Dermophis oaxacae is a species of amphibian in the Dermophiidae family, endemic to Mexico. Its natural habitats are subtropical or tropical dry forests, subtropical or tropical moist montane forests, plantations, rural gardens, and heavily degraded former forests.
Adult Dermophis oaxacae are medium-sized (total lengths to 454 mm), somewhat robust caecilians with relatively large heads, subterminal mouths, and eyes that lie beneath a layer of skin. Unlikeother members of the genus, they lack splenial teeth. Primary and secondary annular counts are high and nearly equal, suggesting that the species may be basal in the genus (more derived caecilians are characterized by reduction to loss of secondary annuli; several species of Dermophis have reduced numbers of secondaries). Coloration in life is blue-black; ethanol-preserved specimens are brown-violet, with the dorsum darker than the venter (see the type description). Taylor (1968) described the color of a preserved specimen, noting that it was "generally brownish, growing somewhat violet-brown posteriorly...Ventrally the color is very light, somewhat olivebrown...the primaries and secondaries are darker on the anterior part of the annulus, lighter posteriorly...the vent area is whitish and there are vague lighter areas at tentacles and nostrils." The species resembles D. mexicanus, with which it is sympatric, but is distinguished from it by having higher numbers of primary annuli (119-135 vs. 99-112) and secondary annuli (107-133 vs. 51-79); the number of secondary annuli is 80-98% that of primary annuli in D. oaxacae, in contrast to 44-71% in D. mexicanus. The tentacle is somewhat closer to the eye than to the nostril compared with D. mexicanus (but these measurements apparently vary with age). The species is somewhat smaller than D. mexicanus, reaching a maximum reported total length of 454 mm, in contrast to the 600 mm of D. mexicanus.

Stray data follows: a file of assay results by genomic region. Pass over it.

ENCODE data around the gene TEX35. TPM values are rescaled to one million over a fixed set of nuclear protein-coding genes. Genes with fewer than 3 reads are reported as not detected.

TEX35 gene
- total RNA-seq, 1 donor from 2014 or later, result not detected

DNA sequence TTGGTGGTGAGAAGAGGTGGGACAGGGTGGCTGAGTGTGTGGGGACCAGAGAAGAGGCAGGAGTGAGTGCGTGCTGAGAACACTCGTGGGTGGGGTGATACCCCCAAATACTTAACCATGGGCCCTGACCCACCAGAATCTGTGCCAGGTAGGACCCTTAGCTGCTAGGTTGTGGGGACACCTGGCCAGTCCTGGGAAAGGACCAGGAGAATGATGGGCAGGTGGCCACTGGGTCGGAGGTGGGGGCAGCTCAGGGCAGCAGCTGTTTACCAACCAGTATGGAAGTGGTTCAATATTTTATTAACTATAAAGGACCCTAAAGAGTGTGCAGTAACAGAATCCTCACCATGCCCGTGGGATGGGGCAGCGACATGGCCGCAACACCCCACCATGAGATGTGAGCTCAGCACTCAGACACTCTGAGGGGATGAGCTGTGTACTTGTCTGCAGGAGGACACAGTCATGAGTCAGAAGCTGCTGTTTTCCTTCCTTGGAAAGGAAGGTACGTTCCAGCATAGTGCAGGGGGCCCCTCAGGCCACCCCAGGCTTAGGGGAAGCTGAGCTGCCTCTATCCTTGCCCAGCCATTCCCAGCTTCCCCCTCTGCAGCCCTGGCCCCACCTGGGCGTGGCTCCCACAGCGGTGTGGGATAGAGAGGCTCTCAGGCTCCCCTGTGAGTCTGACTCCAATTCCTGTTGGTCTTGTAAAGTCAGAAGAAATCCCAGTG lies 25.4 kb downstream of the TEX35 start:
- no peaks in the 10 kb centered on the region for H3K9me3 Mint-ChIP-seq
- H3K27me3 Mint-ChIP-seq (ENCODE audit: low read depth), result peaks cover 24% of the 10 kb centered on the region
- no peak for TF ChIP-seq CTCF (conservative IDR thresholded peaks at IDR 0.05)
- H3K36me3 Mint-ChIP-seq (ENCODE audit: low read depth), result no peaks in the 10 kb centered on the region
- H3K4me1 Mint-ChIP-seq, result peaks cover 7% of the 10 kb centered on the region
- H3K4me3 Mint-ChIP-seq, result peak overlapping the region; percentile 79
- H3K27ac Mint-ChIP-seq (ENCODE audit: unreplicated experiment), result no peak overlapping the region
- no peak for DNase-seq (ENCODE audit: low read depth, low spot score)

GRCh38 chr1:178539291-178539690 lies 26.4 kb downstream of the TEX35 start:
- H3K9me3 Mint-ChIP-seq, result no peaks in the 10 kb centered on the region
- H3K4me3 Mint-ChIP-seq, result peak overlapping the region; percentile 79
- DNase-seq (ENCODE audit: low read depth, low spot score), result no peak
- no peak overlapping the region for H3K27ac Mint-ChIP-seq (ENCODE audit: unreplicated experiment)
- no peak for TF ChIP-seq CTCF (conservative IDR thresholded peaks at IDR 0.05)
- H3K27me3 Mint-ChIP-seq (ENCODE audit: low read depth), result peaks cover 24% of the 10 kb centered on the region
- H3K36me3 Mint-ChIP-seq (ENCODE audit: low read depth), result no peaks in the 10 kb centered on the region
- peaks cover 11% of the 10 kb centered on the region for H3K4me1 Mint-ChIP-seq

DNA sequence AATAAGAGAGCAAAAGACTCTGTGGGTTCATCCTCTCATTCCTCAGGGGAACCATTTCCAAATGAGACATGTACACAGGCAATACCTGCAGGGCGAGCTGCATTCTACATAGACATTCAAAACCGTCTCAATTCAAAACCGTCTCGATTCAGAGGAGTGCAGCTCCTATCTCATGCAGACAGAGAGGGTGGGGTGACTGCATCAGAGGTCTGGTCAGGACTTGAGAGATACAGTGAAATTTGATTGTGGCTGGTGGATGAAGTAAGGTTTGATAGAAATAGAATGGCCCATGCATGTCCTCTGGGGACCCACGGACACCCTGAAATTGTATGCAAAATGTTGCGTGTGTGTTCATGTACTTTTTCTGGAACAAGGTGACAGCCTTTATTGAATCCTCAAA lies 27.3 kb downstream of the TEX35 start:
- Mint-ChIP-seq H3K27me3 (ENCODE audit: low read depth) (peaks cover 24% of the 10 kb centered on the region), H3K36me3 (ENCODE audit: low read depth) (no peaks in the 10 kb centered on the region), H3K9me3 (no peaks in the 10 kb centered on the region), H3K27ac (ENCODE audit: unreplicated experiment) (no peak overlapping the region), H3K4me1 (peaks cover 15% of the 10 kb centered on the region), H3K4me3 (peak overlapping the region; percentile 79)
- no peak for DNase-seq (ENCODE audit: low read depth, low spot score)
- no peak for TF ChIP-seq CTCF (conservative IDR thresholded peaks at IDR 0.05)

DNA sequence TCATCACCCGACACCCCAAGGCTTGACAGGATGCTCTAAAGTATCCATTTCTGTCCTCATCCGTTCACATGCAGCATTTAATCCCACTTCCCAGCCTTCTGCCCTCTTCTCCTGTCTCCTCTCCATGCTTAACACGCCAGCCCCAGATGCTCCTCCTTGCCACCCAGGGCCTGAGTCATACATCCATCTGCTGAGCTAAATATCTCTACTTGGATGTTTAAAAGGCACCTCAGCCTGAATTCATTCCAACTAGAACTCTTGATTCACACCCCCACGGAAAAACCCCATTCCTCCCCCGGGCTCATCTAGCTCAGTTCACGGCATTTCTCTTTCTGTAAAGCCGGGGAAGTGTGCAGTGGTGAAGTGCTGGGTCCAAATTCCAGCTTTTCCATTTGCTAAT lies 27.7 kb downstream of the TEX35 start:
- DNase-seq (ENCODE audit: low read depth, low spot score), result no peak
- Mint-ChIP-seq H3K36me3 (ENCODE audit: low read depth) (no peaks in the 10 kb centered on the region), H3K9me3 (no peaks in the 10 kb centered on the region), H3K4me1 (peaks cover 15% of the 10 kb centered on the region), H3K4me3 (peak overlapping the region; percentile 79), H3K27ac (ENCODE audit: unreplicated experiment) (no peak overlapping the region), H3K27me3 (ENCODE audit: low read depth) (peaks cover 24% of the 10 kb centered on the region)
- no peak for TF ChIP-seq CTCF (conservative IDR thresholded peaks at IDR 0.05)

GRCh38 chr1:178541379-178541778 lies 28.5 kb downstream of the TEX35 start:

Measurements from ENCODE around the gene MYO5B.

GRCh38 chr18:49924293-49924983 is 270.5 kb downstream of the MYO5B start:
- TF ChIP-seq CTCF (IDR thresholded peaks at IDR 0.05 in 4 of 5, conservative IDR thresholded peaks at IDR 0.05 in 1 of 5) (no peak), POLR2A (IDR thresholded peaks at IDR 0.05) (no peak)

The species is named for the Mexican state, Oaxaca, in which the type specimen was collected.
D. oaxacae is endemic to México, occurring in Jalisco, Michoacán, Guerrero, Oaxaca, and Chiapas (Alvarez and Martin, (1967); Casas-Andreu et al., (1996); Dunn, (1942); Erwin, (1973); Lafrentz, (1928); Mertens, (1930); Savage and Wake, (1972); Smith and Taylor, (1948); Taylor, (1938); Taylor and Smith, (1945)). Habitats range from sea level to 2100 m, the latter in Michoacán. Animals have been found primarily associated with cultivated (agricultural) areas once dominated by tropical deciduous forest, tropical scrub, and tropical evergreen forest, but also in those habitats and in pine-oak forest. In Oaxaca, the species occurs in the lowlands of the Sierra Madre del Sur and the Planicie Costera del Pacifico (Casas-Andreu et al. 1996), so vegetation is of low stature and is xerophyllic. Lafrentz (1928) reported that the type specimen was collected from the "dungheap of the mule stable", and that the common name is "metlapil."
Little is known about the natural history of Dermophis oaxacae. Its dietary habits and other aspects of its ecology and life history are inferred tobe similar to those of the closely related D. mexicanus (see Wake (1980)and Wake (1983)). D. mexicanus is a terrestrial burrower, is live bearing and has a long gestation period of about a year (Wake 1980).
The species is known form only approximately 30 specimens, and apparentlyhas not been collected anywhere in Mexico since 1972(Wake 1998). An effort must bemade to locate any remaining populations and to establish a monitoringand conservation program (Wake 1998).